Naval brass is the classic marine, high-strength and corrosion-resistant alloy containing 60 percent copper, .75 percent tin and 39.2 percent zinc.
It is widely used in marine construction where strong, corrosive-resistant and hard material is required and is suitable for both salt and fresh water applications. Naval brass is used in propeller shafts, marine hardware, decorative fittings, shafting, propeller shafts and turn buckles. There are also many industrial applications, such as welding rods, condenser plates, structural uses, valve stems, balls, heat exchanger tubes, aircraft turnbuckle barrels, dies, and many more.
Naval Brass C46400 is nominally composed of 60% copper, 39.2% zinc and 0.8% tin. As is typical of brass alloys with the duplex alpha + beta structure, C46400 has good strength and rigidity. By substituting tin for an equal quantity of zinc, a high corrosion resistance to seawater is achieved. The addition of tin also gives the alloy an inherent resistance to dezincification, thereby further inhibiting the impingement by seawater at higher than normal temperatures. The alloy is also noted for its resistance to wear, fatigue, galling, and stress corrosion cracking.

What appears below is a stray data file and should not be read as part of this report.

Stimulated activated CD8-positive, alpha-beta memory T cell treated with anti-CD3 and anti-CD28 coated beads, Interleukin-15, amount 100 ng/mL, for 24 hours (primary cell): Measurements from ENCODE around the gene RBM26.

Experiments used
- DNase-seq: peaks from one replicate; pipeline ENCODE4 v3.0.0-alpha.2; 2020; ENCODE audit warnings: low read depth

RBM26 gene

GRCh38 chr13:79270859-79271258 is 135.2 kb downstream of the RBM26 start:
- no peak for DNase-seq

Common Fabrication Processes
Blanking, Drawing, Forming and Bending, Heading and Upsetting, Hot Forging and Pressing, Hot Heading and
Round, Square, Rectangular, Hexagonal, Hollow, Profile
Precision Shipboard Equipment.
Nuts, Rivets, Bolts.
Structural Uses, Condenser Plates, Welding Rod, Bushings, Bearings, Valve Stems, Balls, Aircraft Turn buckle
Barrels, Heat Exchanger Tube, Hub Cones, Bearings, Dies, Golf Ball Production, and Pressure Vessels.
Propeller Shafts, Turn buckles, Shafting, Propeller Shafts, Decorative Fittings, Marine Hardware.
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